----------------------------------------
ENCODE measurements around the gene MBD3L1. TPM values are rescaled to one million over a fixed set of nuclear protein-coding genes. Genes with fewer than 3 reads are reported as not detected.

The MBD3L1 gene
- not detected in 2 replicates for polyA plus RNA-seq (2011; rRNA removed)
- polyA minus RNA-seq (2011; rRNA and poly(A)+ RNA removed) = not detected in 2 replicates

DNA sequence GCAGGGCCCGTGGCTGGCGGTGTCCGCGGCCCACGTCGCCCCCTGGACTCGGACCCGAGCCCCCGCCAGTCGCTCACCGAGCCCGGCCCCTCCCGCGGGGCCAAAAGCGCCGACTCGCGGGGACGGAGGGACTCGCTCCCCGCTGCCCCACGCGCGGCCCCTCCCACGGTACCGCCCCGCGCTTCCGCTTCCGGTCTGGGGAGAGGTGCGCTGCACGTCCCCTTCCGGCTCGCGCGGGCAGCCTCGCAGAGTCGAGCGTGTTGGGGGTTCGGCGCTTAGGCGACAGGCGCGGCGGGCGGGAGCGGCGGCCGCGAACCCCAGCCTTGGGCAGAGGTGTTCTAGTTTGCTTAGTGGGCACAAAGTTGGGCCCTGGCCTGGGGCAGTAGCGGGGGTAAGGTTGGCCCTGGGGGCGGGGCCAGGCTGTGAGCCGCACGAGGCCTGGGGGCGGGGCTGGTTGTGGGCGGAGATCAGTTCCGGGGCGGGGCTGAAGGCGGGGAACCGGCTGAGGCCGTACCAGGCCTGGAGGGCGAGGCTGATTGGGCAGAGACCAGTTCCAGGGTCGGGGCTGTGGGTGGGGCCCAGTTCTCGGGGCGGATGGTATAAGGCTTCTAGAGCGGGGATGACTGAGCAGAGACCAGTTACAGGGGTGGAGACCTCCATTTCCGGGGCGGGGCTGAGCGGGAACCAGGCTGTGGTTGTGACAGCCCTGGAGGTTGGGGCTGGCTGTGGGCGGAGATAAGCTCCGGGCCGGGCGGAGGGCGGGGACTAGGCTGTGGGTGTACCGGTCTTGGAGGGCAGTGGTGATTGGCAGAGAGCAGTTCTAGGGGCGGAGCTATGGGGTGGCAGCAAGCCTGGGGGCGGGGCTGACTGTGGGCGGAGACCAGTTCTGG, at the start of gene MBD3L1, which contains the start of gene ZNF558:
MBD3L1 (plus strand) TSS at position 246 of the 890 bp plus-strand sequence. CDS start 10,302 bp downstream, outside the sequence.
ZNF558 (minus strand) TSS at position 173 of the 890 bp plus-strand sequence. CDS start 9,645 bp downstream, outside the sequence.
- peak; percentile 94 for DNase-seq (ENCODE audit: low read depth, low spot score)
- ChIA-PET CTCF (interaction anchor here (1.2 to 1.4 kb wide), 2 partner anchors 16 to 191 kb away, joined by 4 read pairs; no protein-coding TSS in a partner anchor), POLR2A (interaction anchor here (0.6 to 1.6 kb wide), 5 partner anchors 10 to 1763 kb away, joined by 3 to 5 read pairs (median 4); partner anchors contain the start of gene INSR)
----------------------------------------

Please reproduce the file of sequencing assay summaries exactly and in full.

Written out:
ENCODE measurements around the gene MBD3L1. TPM values are rescaled to one million over a fixed set of nuclear protein-coding genes. Genes with fewer than 3 reads are reported as not detected.

The MBD3L1 gene
- not detected in 2 replicates for polyA plus RNA-seq (2011; rRNA removed)
- polyA minus RNA-seq (2011; rRNA and poly(A)+ RNA removed) = not detected in 2 replicates

DNA sequence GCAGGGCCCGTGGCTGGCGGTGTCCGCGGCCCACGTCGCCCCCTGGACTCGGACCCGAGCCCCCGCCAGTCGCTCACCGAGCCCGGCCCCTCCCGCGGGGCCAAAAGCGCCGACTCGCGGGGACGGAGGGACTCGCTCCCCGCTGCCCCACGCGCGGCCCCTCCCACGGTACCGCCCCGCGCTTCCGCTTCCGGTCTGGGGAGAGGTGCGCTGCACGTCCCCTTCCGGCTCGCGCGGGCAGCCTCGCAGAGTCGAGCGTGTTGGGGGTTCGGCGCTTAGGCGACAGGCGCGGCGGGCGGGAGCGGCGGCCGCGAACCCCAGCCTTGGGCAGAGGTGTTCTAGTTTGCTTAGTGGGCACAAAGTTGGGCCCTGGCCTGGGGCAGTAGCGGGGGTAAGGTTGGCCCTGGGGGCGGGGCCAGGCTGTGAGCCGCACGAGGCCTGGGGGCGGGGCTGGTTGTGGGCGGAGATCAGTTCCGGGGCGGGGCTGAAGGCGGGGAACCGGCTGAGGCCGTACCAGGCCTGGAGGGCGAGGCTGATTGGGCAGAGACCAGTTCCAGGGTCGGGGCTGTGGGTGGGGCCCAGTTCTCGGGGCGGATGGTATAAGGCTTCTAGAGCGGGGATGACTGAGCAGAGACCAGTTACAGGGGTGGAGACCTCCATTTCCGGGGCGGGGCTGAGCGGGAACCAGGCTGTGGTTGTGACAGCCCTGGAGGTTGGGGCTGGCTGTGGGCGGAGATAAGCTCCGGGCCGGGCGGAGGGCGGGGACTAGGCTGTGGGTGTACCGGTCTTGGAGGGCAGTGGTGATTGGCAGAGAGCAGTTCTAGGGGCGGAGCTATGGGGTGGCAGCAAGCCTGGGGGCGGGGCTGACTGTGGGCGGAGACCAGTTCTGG, at the start of gene MBD3L1, which contains the start of gene ZNF558:
MBD3L1 (plus strand) TSS at position 246 of the 890 bp plus-strand sequence. CDS start 10,302 bp downstream, outside the sequence.
ZNF558 (minus strand) TSS at position 173 of the 890 bp plus-strand sequence. CDS start 9,645 bp downstream, outside the sequence.
- peak; percentile 94 for DNase-seq (ENCODE audit: low read depth, low spot score)
- ChIA-PET CTCF (interaction anchor here (1.2 to 1.4 kb wide), 2 partner anchors 16 to 191 kb away, joined by 4 read pairs; no protein-coding TSS in a partner anchor), POLR2A (interaction anchor here (0.6 to 1.6 kb wide), 5 partner anchors 10 to 1763 kb away, joined by 3 to 5 read pairs (median 4); partner anchors contain the start of gene INSR)